The drummer track’s “Sounds” are really just the drum-kits. There are 20 different drum kits in Garageband, including Manchester, Modern Revisited, Sunset, SoCal, and more. The title of the kit usually says something about the drum kit, itself, for instance, you can assume that SoCal is a light drum kit that’s meant for maybe a light rock music, like Sublime or a similar band, or the Heavy kit which is more for metal or hard rock songs.
And these are just the sounds from the regular drum kit section. The electronic drum kit section in Garageband has 71 kits, and this comes just after the 10.4.3 update that included a fresh batch of new kits. For instance, there is the Modern 808, Modern 909, the Roland TR-808, and many others now as well. Additionally, there is an 808 bass in the Bass Synth which is worth looking at.
C) Beat Presets
Each drummer has 8 different beat-presets, and they all serve a different purpose. Using Max, the punk-rock drummer, as an example, there is Broken Glass, Crowd Control, Turn It Up, and Wave a Flag. Similar to the drum kits, the title tends to say something about the beat preset itself. For example, Turn it Up is for a loud part of the song, and you can tell because there is a more aggressive crash cymbal. Wave A Flag, on the other hand, is meant more for an introduction or maybe an interlude of some kind.
3) Adjust The Drummer Editor
Choosing just the genre, the drummer, and the drum kit is usually enough to make a massive difference in how your drums sound right off the bat. It’s not uncommon for me to just choose the drummer the way that it is, and not even mess around with the other settings, however, the additional parameters and presets are available for those of us who want to be a bit more creative.
If you want to customize the Garageband drummer, you just have to use the Drummer Editor, which looks like the image shown below. It includes the X/Y Pad, the presets, and a few other settings that are worth exploring for a moment. While it may seem overwhelming at first, the learning curve is small.
A) X/Y Pad
The X/Y Pad is incredibly intuitive and simple to use. There are four different parameters of the X/Y pad, including Soft, Loud, Complex, and Simple. To use the X/Y pad, you just grab the little yellow ball and drag it toward the lettering on the top, bottom, left, and right-hand sides of the X/Y pad. You’ll notice how the drummer changes up their style according to where you’ve placed the ball.
There really isn’t much else to say about the X/Y Pad, because it’s just as simple as dragging the little yellow ball according to how you want it to sound, whether it’s loud, soft, complex, or simple. Think about what’s going on in your song. More specifically, think about the dynamics of the section and whether it’s intense, loud, angry, powerful, emotional, soft, etc. Drag the X/Y Pad toward the term that best describes what’s going on in your song.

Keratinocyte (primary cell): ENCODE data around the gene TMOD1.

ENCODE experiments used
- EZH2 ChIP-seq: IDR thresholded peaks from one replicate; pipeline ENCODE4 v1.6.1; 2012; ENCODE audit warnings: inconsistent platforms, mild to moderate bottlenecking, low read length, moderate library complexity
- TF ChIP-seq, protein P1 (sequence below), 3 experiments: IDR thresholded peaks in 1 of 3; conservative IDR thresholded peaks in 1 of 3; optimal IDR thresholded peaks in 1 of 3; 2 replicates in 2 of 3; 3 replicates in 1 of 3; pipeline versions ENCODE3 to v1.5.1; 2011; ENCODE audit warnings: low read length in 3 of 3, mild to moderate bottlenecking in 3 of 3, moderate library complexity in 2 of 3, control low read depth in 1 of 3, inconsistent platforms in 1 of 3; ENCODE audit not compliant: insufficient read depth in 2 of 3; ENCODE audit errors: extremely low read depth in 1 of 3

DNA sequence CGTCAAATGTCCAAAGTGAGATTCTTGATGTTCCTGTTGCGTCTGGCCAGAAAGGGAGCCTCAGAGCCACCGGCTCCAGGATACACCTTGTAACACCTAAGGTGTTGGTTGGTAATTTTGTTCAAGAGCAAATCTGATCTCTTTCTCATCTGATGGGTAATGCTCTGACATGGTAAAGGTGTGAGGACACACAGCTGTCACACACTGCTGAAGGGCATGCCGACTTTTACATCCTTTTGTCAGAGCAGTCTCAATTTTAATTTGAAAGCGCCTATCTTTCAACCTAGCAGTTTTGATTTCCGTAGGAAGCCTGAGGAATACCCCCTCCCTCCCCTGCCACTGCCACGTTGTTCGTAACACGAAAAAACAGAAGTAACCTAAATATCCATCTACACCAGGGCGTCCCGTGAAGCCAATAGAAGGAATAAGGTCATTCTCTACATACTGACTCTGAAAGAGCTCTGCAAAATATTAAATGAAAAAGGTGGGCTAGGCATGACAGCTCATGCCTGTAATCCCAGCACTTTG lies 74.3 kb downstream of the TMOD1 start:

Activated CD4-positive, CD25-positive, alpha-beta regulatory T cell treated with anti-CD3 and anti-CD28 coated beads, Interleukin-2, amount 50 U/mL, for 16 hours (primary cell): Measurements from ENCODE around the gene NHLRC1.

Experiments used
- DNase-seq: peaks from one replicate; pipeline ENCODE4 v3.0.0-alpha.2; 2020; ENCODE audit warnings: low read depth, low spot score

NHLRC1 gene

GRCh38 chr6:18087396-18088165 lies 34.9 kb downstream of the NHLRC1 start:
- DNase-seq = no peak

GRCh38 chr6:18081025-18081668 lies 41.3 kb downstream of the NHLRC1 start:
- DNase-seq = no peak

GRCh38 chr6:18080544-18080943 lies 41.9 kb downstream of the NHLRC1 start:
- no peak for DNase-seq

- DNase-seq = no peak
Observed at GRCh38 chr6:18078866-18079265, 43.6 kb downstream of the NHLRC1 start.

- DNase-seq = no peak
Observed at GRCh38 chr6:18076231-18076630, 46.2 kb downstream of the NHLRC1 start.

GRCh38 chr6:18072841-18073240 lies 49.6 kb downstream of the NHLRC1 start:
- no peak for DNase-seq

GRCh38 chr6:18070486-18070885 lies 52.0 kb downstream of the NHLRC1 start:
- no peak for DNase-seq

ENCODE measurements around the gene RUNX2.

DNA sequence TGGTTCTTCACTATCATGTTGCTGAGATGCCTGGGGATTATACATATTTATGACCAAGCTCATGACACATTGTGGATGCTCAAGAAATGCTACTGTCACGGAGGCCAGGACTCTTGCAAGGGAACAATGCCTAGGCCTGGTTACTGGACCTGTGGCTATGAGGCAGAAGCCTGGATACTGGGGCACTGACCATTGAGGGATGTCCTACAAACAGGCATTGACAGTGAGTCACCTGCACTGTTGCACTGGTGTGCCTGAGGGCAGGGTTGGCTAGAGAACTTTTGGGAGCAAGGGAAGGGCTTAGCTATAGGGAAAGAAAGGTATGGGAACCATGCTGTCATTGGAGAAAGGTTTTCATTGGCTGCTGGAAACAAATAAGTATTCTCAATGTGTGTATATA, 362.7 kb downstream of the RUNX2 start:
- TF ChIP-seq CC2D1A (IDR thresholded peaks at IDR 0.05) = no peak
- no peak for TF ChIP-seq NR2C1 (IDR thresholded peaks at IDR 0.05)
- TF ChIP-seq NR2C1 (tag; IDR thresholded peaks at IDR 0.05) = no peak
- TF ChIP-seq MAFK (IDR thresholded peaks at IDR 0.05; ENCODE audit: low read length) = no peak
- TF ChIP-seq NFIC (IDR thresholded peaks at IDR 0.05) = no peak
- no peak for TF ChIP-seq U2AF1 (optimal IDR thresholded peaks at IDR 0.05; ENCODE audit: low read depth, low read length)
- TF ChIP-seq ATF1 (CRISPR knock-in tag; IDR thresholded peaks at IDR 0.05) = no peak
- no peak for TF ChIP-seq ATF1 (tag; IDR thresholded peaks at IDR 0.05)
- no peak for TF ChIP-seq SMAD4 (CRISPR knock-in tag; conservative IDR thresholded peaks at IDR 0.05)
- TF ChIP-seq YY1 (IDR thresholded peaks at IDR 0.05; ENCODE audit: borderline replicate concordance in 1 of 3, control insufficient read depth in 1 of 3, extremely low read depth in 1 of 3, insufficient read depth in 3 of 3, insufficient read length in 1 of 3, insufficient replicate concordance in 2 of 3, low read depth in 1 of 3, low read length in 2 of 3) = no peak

B) Beat Presets
I already explored what the Beat Presets are in the sub-section above, but it’s important to note how the Beat Presets change according to the X/Y pad, in conjunction with the style of the individual drummers. For instance, if you’ve chosen the Punk Rock drummer, Max, as well as the preset, Mercury Rising, you can see the way in which the drumming pattern changes according to how you’ve dragged the X/Y pad along with the preset.
More importantly, while the Beat Presets are used for different purposes, the X/Y Pad will adjust the complexity and the volume of the pattern, but it won’t change the fundamental purpose that the Beat Preset was made for. As another example, the Funky Singer-Songwriter drummer, Levi, has a preset called Ewa Side and Big Swell.
As is shown in the video below, Ewa Side is clearly meant to be the rhythm section for a soft verse or maybe an introduction, compared to Big Swell which is much louder and sounds like it could either be for a chorus or a loud verse. You could adjust the X/Y pad to try and make it sound like it was made for something else for creativity’s sake.
C) Percussion, Hi-Hats (Cymbals), and Kick and Snare
Percussion, Hi-Hats, Kick and Snare are the three sub-categories on the right-hand side of the Drummer Editor, and each one includes a numerical format in which you can change the amount of the instruments that are heard in the pre-set. For instance, if you’ve selected #3 of the Percussion, the Drummer Track will include more percussion sounds.
This will change even more if you make adjustments to the Tambourine, Shaker, and the Clap. There are 3-8 different presets related to each part of the kit. For example, for the percussion sub-category, there are three different presets, but the hi-hat has 8, and the kick and snare usually does as well.
Choose the part of the drum-kit you want to include simply by clicking on it and it will be highlighted yellow, whereas the muted section will be grey. You can really get creative by muting and unmuting different parts of the kit and playing around in the presets.